Defences to counterclaim
 Henson’s response to the counterclaim is that Raymond was obliged by law to remain on the scene of the accident since there was a possibility that he was responsible for the accident. He denies that he was negligent as alleged in the counterclaim. Gideon denies that he was responsible for Henson’s or anyone else’s actions as he was not present on the day of the incident. The claimants therefore pray that the counterclaim be dismissed against them.
 Markenzee in his defence to the counterclaim admits that a vehicle collided with the back of the vehicle he was travelling in as a passenger (the SUV) and it ran into a drain as a result. He states that he called out to Raymond to stop but denies that they approached him angrily as alleged. He says it was only Henson who approached Raymond and that he Markenzee had gone to attend to the SUV in the drain.
 Markenzee denies approaching the minibus from the right or punching Raymond in the face and says he has no knowledge of Raymond ‘blacking out’ or losing focus which caused his foot to slide onto the gas pedal causing the minibus to accelerate towards Henson as he was with Darren attending to the SUV at the time.
 He says he has no knowledge of Henson jumping onto the bonnet of the minibus to avoid being hit and falling in front of the minibus and being dragged along the road. What he does assert is that Raymond revved the minibus while Henson was to the front of it attempting to have him stop the minibus.
 Markenzee denies pulling Raymond from the minibus and says that he ran towards the minibus and asked Raymond to stop as he was driving over Henson but he kept on driving and he (Markenzee) tried to get him to stop. At all material times Markenzee alleges that it was Raymond who was the aggressor, negligent and caused injury to him. Markenzee denies the allegations of negligence, trespass to the person detailed in the counterclaim and says in response that he did not obstruct Raymond’s path, did not restrict his movement or threaten him as he was not near, next to or within the vicinity of Raymond as he was attending to the SUV and he never pulled Raymond out of the minibus. He also asserts that he did not use unlawful, excessive or any force against Raymond but acted in self-defence and in defence of Henson who was pinned under the minibus as a result of Raymond’s actions.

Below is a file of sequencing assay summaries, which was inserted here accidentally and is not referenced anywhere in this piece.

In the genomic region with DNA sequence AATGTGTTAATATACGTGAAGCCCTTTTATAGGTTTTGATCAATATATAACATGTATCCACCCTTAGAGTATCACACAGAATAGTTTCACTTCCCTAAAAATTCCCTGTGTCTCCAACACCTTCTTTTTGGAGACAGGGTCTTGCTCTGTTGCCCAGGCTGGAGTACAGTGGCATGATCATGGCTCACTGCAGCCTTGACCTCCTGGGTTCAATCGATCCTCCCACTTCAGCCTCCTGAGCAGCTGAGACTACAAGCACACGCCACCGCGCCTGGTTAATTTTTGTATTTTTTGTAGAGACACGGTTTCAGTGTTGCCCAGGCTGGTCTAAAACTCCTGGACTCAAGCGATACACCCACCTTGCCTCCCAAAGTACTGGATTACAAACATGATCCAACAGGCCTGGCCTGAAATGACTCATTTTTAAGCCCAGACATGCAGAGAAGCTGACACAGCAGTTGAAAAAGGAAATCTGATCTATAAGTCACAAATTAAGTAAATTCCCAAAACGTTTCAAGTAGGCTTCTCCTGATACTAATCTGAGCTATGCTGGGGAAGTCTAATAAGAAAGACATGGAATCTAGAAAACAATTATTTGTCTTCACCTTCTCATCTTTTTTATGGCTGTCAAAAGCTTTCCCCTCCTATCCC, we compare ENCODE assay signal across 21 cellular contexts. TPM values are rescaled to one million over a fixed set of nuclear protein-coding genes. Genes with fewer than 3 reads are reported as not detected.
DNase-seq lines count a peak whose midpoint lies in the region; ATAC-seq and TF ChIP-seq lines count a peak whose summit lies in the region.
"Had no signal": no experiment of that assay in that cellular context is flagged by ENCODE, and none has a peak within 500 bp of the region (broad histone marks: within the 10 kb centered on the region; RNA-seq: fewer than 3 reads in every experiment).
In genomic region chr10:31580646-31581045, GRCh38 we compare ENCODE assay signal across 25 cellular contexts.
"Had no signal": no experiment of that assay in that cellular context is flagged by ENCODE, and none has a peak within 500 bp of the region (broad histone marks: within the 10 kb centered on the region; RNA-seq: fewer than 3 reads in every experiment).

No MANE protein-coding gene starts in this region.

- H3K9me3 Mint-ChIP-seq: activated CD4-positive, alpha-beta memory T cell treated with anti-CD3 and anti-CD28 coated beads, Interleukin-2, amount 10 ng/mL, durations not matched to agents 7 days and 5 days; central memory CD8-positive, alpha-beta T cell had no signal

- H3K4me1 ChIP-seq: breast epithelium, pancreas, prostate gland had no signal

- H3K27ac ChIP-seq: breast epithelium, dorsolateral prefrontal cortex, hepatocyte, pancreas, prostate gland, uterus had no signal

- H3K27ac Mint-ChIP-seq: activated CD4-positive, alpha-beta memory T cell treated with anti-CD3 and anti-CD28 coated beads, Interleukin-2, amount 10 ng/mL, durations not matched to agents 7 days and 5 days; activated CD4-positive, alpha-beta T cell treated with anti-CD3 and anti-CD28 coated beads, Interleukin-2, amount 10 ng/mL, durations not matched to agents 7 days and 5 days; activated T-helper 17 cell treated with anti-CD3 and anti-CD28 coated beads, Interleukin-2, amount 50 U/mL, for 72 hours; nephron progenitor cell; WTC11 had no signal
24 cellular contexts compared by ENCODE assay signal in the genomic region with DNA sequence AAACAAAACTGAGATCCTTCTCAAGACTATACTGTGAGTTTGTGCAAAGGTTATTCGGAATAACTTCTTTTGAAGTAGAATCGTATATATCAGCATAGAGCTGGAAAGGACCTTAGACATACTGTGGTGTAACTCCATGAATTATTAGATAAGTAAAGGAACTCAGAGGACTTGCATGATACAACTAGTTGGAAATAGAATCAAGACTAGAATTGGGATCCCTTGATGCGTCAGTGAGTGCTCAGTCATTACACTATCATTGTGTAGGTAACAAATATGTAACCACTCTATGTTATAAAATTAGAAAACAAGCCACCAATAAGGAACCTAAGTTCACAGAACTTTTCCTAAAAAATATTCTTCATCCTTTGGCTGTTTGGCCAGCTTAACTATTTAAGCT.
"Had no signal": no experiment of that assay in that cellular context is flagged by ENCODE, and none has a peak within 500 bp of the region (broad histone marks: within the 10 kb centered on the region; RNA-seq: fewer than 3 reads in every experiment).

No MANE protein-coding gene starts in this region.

Markenzee completely denies Raymond’s allegations of being beaten, punched and kicked. He asserts that he was more concerned about Henson’s well-being and getting him out from under the bus and had no time to assault Raymond. In fact, he alleges that it was Raymond who assaulted him by punching him in the face to which he responded in kind in self-defence.
 He says he did not assert any harm or cause any bodily injury to Raymond and says his actions were response to being attacked by Raymond whilst he was attending to Henson who was pinned under the minibus. Markenzee therefore prays that the counterclaim against him be dismissed.
 Darren denies Raymond’s allegations. He asserts that after the accident occurred, Henson and St. Brice stopped and got out of their vehicles. Darren alleges that after the accident, the SUV was in a ditch and he got out and went to the ditch to assess the damage to the SUV. He denies approaching Raymond or his minibus or blocking the minibus in any way. He maintains in his defence that he did not force Raymond to stop because he was by the SUV in the ditch. He denies punching or trying to punch Raymond as he was attending to the SUV in the ditch.